Despite being relatively pessimistic, I am not so much advocating dropping out of the economic system, as building up your strength so you are well prepared for the future, which is likely to include long periods of low growth, especially in the developed world.

Although few of us have experienced this in our lifetimes, they were quite common in the past – for example more than two centuries of the Ottoman Empire, and for centuries in the Middle Ages which came to be known as the dark ages.

So what can we do to prepare ourselves for an era of low growth?

Thailand’s philosophy of ″Sufficiency Economy″ is one response. This idea was developed by King Bhumibol of Thailand after the 1997 financial crisis and it has now been adopted as public policy in Thailand and is being followed by many in the private sector including us. You could say this is Thailand’s version of the gross national happiness index in Bhutan.

Bronwen Evans, [24.01.21 09:21]
Goal – it focuses on human behavior, with the underlying principles of moderation, reasonableness, and adequate immunity (against unforeseen events or crises). Naturally (given that Thailand is a Buddhist country) it draws on principles of Buddhism such as following the “middle path” and avoiding extremes of either end – such as extreme self-deprivation or excessive consumption. It can apply at every level of society – from the individual, to the family, business, and nation.

It is people-centred, rather than stuff-centred and includes ideal characteristics we should strive to emulate – we should aim to possess a broad knowledge, be thoughtful and careful and ethical in our behavior – act with honesty, integrity, diligence and self-control. Through following this path, we can become resilient and can experience balance and harmony in our lives.

An integral part of the philosophy is aiming for independence in our daily lives. So we should not be wasteful but take just enough of our earnings or production to sustain ourselves – the rest we should divide up – give away some, save some, and sell some.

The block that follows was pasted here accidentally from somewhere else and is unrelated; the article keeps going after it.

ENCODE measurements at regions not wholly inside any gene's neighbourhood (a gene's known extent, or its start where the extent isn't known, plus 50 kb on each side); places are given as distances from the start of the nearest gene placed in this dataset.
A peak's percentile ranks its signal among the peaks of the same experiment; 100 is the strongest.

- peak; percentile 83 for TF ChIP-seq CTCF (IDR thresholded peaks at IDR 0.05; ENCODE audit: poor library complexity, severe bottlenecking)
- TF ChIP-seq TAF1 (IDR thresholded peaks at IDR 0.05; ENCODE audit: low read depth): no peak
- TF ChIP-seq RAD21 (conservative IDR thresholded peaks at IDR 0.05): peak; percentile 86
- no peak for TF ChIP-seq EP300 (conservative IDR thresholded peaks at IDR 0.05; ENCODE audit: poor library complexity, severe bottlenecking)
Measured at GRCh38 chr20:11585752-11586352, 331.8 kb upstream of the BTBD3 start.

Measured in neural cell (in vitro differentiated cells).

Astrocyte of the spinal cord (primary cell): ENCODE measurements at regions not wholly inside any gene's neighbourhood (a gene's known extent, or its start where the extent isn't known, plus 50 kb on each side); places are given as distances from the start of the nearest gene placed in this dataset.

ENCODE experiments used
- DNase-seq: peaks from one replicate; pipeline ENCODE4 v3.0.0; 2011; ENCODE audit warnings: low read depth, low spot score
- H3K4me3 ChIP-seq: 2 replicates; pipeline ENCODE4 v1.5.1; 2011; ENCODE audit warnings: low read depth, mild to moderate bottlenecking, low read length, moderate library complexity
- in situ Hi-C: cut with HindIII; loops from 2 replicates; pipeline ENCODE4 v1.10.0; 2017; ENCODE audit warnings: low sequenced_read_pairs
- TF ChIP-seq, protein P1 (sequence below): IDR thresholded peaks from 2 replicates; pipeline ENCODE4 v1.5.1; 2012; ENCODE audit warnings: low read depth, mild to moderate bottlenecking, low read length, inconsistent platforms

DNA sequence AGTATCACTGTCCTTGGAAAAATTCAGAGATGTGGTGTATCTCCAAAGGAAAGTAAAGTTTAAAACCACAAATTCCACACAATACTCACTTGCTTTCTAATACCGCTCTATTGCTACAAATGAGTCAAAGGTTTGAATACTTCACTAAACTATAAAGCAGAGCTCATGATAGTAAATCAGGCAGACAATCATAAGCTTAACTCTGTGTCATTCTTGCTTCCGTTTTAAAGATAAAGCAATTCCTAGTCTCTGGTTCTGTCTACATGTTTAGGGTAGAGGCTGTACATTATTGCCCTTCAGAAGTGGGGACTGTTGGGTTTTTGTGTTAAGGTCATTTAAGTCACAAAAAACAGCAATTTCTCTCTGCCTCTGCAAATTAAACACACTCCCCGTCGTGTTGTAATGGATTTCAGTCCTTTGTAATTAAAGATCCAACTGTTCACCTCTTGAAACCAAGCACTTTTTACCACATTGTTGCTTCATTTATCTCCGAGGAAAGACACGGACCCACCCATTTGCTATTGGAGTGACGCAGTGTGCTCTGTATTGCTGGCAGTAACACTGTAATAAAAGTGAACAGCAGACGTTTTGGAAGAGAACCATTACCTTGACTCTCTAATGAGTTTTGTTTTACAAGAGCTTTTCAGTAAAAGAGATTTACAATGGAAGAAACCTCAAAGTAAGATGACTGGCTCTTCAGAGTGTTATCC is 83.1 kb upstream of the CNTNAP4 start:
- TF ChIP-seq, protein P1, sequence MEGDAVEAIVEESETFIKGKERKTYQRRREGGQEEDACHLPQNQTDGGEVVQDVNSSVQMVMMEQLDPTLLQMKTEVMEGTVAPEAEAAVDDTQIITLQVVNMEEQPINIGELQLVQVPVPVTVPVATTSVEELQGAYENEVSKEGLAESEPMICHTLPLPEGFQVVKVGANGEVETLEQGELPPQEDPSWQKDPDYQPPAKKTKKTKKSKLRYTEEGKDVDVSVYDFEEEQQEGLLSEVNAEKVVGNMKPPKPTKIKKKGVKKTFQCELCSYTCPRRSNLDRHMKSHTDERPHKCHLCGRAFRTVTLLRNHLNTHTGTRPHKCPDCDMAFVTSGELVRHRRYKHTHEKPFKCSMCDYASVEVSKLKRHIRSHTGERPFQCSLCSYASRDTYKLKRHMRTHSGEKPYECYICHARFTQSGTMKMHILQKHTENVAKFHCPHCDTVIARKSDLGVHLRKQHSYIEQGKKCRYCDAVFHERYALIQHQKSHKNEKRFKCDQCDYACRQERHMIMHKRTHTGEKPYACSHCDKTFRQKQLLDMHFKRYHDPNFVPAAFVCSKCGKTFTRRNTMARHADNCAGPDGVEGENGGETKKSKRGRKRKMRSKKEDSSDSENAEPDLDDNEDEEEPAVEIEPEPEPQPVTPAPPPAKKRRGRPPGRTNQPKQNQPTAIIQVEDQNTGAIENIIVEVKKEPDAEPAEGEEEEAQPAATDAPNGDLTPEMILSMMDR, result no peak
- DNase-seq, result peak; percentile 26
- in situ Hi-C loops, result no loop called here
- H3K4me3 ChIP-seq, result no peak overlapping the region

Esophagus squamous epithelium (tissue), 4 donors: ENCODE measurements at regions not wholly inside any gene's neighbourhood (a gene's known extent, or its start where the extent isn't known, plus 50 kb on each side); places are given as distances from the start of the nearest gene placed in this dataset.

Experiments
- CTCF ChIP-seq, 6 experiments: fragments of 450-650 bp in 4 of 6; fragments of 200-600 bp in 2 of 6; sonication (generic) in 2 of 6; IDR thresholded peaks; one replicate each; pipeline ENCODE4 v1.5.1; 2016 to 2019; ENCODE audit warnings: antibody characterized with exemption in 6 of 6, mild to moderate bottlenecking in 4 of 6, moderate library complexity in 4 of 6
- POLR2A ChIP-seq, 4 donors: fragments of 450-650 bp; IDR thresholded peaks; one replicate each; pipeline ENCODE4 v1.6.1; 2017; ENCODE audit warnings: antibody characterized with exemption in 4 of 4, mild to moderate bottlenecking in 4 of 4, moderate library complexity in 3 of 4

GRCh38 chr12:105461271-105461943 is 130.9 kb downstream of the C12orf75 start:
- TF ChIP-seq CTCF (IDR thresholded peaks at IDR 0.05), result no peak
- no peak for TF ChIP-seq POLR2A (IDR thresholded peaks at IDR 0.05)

The problem with the current economic system is that we have become excessively dependent on debt. This is in part because we need a lot more money to sustain ourselves as more and more things that were previously free – now must be paid for.

It is interesting to note that in Thailand in 1997 and Greece in 2010, a large number of people still owned their own land in the villages. When crisis struck, many people in both countries left the cities to go back to the countryside where they were able to live simply and cheaply. This sufficiency provided them with a lifebelt in times of trouble.

Even big and successful companies can subscribe to the Thai concept of sufficiency. As a form of human ecology it focuses on values, quality of life, sustainability and intergenerational skill development…which can be applied to any kind of enterprise, big or small.

In planning for the future we should think about the “what ifs” – what if traditional forms of credit dry up? What if the market we currently rely on disappears? What if infrastructure breaks down and we don’t have electricity, or internet access or I can’t get to my work? Many of these practical problems are actually happening in different parts of the world. In the Thai flooding last year which was one of the worst environmental disasters of the past decade we experienced some of these things. But Thailand is bouncing back quite fast – perhaps the resilience of the sufficiency economy is partly to thank for this.

At our resort, we are trying to reduce our cost base by moving part of our business outside of the cash economy – e.g. we accept some volunteers and exchange room and board for their labour, including training our staff, working on our farm, gardening and producing art; we produce food which we share with our guests, staff and family; we give many perks to our staff including keeping the money from recycling and interest-free loans. Meanwhile they have set up their own finance pool, which gives them independence from loan sharks.